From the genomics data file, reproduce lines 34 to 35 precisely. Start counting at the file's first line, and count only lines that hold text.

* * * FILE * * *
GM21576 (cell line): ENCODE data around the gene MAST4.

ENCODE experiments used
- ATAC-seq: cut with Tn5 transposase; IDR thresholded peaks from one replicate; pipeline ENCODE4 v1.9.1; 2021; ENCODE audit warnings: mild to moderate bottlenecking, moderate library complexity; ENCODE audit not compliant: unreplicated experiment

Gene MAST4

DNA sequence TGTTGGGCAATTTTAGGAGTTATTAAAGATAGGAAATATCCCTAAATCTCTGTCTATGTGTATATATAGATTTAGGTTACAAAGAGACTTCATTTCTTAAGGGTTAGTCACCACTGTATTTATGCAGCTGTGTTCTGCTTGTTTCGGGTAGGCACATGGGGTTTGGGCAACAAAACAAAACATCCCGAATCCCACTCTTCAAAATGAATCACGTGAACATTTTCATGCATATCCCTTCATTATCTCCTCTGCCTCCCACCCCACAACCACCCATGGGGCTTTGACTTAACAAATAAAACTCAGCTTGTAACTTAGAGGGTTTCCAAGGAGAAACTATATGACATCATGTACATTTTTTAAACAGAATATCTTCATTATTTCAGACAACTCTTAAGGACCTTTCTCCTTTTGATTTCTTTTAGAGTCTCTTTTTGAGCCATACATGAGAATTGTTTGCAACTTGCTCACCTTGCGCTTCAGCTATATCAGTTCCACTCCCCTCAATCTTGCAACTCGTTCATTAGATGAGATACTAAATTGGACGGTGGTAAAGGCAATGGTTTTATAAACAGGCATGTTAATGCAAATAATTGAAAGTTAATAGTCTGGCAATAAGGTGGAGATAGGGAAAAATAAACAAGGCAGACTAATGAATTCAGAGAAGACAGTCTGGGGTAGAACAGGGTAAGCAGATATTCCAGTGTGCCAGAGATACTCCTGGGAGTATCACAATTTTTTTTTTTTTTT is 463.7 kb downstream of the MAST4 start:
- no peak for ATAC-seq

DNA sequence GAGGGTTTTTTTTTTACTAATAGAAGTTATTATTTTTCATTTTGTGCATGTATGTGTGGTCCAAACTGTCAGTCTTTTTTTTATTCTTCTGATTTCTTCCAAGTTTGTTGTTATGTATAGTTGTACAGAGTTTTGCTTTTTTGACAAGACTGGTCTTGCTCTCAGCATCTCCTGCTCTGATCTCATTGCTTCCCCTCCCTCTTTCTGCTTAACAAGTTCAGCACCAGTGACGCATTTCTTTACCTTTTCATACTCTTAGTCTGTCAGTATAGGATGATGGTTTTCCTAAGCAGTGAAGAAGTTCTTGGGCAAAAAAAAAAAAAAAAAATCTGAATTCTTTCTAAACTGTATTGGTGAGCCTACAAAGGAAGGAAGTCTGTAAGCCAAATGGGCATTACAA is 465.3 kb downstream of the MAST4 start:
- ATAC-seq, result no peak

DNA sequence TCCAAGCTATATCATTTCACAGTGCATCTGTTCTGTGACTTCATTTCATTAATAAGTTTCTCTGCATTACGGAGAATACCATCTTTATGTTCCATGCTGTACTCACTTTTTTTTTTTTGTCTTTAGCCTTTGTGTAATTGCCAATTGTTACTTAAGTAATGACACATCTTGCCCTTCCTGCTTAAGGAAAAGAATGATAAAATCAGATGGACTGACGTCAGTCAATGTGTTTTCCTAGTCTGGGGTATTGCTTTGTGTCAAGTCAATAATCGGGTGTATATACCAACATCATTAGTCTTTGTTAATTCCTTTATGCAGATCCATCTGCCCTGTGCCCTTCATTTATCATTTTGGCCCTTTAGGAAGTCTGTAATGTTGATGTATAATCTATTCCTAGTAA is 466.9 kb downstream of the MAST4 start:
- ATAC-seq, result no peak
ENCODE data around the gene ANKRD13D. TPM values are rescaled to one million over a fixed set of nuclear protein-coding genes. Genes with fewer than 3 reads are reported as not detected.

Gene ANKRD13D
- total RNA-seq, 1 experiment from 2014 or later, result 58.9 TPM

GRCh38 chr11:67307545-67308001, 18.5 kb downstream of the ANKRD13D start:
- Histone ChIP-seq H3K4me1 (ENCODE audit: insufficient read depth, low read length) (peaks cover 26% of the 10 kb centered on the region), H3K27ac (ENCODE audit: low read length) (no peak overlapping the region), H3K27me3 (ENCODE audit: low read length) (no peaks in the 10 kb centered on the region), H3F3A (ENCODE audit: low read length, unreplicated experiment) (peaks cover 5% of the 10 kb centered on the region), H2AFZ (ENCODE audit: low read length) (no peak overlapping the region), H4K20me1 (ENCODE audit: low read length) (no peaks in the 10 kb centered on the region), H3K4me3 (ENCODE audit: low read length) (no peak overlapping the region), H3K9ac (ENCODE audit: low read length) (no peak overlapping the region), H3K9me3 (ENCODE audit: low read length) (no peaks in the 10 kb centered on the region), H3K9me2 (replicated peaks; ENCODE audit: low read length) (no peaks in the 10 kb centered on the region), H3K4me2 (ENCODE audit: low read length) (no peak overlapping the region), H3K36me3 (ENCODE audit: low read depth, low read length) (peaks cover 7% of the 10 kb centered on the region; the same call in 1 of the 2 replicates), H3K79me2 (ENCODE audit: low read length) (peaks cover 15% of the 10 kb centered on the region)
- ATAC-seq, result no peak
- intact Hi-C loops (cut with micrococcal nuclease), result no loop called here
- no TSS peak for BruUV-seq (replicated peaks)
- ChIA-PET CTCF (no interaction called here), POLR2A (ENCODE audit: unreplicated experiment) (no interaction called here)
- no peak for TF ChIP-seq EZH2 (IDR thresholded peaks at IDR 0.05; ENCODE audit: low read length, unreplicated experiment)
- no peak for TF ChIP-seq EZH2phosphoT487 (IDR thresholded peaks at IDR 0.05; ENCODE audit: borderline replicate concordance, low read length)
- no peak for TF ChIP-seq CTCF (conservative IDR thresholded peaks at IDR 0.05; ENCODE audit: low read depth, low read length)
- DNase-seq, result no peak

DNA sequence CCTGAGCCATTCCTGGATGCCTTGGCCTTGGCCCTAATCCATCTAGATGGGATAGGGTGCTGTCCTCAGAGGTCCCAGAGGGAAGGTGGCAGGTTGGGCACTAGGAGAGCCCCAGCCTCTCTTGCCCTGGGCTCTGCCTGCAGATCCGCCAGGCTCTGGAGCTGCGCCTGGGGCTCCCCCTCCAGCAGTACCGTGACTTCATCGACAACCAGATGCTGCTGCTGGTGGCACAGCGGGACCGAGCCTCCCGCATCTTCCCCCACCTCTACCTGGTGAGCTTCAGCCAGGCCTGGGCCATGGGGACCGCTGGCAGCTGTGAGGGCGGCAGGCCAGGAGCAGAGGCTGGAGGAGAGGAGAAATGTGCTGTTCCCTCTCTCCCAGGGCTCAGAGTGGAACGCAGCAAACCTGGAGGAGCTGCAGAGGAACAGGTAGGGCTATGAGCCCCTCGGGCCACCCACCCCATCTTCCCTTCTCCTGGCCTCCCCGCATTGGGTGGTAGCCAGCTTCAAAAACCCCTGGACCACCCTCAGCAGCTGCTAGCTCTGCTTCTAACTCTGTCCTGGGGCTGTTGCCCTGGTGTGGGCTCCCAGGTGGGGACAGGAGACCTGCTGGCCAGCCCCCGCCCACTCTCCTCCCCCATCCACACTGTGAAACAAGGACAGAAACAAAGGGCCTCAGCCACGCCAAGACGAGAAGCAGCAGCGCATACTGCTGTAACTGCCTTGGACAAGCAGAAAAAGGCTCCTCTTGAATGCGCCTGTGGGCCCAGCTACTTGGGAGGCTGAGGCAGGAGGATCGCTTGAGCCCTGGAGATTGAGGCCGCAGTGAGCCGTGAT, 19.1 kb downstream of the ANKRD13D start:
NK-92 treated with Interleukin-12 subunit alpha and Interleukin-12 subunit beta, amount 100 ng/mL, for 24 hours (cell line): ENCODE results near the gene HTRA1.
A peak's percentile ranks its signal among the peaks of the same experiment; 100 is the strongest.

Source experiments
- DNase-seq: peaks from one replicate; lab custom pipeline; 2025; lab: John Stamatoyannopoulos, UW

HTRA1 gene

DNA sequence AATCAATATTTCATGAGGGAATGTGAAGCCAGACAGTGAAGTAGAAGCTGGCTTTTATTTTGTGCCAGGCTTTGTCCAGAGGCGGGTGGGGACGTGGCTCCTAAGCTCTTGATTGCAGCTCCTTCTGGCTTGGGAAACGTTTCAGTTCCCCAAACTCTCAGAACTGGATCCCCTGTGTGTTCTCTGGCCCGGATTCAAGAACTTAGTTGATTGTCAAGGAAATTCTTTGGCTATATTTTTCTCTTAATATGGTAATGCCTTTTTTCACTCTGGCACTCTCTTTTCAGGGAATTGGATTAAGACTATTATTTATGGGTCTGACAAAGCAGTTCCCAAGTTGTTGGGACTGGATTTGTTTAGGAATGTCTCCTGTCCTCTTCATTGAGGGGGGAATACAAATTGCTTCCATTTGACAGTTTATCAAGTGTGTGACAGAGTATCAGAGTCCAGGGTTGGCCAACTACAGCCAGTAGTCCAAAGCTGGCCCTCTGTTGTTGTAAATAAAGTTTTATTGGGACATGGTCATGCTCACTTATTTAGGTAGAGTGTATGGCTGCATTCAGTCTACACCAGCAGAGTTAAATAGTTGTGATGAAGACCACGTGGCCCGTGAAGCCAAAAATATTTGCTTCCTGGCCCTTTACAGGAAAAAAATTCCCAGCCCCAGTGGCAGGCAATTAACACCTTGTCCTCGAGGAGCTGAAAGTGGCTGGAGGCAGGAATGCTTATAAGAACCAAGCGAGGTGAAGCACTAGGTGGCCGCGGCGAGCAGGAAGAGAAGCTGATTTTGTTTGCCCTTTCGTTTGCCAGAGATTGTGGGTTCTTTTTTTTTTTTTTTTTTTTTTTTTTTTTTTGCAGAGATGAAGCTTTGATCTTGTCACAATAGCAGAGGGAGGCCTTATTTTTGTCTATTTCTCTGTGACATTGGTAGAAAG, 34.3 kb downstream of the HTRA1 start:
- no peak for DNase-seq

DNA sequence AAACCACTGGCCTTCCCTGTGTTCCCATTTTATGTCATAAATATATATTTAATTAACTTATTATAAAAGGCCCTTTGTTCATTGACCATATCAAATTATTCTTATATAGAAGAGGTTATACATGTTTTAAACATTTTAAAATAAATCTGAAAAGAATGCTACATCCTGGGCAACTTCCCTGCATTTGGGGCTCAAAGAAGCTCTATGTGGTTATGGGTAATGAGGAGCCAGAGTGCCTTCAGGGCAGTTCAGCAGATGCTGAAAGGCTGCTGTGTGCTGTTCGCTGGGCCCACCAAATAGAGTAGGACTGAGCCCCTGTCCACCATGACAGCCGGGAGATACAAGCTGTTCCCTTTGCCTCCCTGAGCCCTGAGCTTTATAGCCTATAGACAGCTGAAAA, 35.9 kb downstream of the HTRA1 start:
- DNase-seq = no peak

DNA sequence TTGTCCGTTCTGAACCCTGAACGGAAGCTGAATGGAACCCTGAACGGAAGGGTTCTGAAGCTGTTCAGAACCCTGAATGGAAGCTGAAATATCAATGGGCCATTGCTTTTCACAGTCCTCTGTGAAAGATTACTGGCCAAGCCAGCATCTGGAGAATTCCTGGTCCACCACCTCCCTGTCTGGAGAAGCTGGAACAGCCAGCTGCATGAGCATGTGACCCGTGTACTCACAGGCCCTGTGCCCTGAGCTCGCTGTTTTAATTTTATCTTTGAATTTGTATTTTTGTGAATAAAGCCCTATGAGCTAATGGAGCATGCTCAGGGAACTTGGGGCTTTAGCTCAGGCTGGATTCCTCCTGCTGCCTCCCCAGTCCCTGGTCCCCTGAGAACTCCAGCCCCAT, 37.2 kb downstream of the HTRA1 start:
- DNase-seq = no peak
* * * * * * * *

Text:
DNA sequence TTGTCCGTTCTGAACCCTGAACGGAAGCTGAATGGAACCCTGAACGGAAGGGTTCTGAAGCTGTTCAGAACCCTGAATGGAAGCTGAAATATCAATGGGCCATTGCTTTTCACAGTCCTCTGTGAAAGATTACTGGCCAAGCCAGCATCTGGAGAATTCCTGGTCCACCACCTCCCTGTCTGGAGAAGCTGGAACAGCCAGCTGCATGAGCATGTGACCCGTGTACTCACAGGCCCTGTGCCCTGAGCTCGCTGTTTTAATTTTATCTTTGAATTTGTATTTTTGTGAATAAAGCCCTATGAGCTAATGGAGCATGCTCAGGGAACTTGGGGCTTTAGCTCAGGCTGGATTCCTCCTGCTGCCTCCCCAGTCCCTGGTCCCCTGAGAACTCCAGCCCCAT, 37.2 kb downstream of the HTRA1 start:
- DNase-seq = no peak